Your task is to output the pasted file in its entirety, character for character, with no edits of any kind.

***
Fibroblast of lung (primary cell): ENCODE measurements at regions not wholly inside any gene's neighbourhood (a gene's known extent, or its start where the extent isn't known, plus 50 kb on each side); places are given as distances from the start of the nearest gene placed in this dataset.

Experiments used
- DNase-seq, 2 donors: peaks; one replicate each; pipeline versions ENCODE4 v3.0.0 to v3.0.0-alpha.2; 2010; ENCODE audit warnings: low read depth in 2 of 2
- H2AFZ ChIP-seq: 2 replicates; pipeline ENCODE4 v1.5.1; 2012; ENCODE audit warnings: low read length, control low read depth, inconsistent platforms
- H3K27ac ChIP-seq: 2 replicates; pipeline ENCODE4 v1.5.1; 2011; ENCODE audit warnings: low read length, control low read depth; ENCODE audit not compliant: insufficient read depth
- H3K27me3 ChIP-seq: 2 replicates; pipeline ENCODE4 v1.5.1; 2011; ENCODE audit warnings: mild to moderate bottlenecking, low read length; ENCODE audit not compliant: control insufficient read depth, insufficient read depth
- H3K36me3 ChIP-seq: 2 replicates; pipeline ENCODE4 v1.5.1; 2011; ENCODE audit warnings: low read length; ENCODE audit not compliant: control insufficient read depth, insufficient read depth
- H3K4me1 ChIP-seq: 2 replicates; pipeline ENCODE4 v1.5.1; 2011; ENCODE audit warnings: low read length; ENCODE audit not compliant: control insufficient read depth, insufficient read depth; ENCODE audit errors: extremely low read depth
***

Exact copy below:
Fibroblast of lung (primary cell): ENCODE measurements at regions not wholly inside any gene's neighbourhood (a gene's known extent, or its start where the extent isn't known, plus 50 kb on each side); places are given as distances from the start of the nearest gene placed in this dataset.

Experiments used
- DNase-seq, 2 donors: peaks; one replicate each; pipeline versions ENCODE4 v3.0.0 to v3.0.0-alpha.2; 2010; ENCODE audit warnings: low read depth in 2 of 2
- H2AFZ ChIP-seq: 2 replicates; pipeline ENCODE4 v1.5.1; 2012; ENCODE audit warnings: low read length, control low read depth, inconsistent platforms
- H3K27ac ChIP-seq: 2 replicates; pipeline ENCODE4 v1.5.1; 2011; ENCODE audit warnings: low read length, control low read depth; ENCODE audit not compliant: insufficient read depth
- H3K27me3 ChIP-seq: 2 replicates; pipeline ENCODE4 v1.5.1; 2011; ENCODE audit warnings: mild to moderate bottlenecking, low read length; ENCODE audit not compliant: control insufficient read depth, insufficient read depth
- H3K36me3 ChIP-seq: 2 replicates; pipeline ENCODE4 v1.5.1; 2011; ENCODE audit warnings: low read length; ENCODE audit not compliant: control insufficient read depth, insufficient read depth
- H3K4me1 ChIP-seq: 2 replicates; pipeline ENCODE4 v1.5.1; 2011; ENCODE audit warnings: low read length; ENCODE audit not compliant: control insufficient read depth, insufficient read depth; ENCODE audit errors: extremely low read depth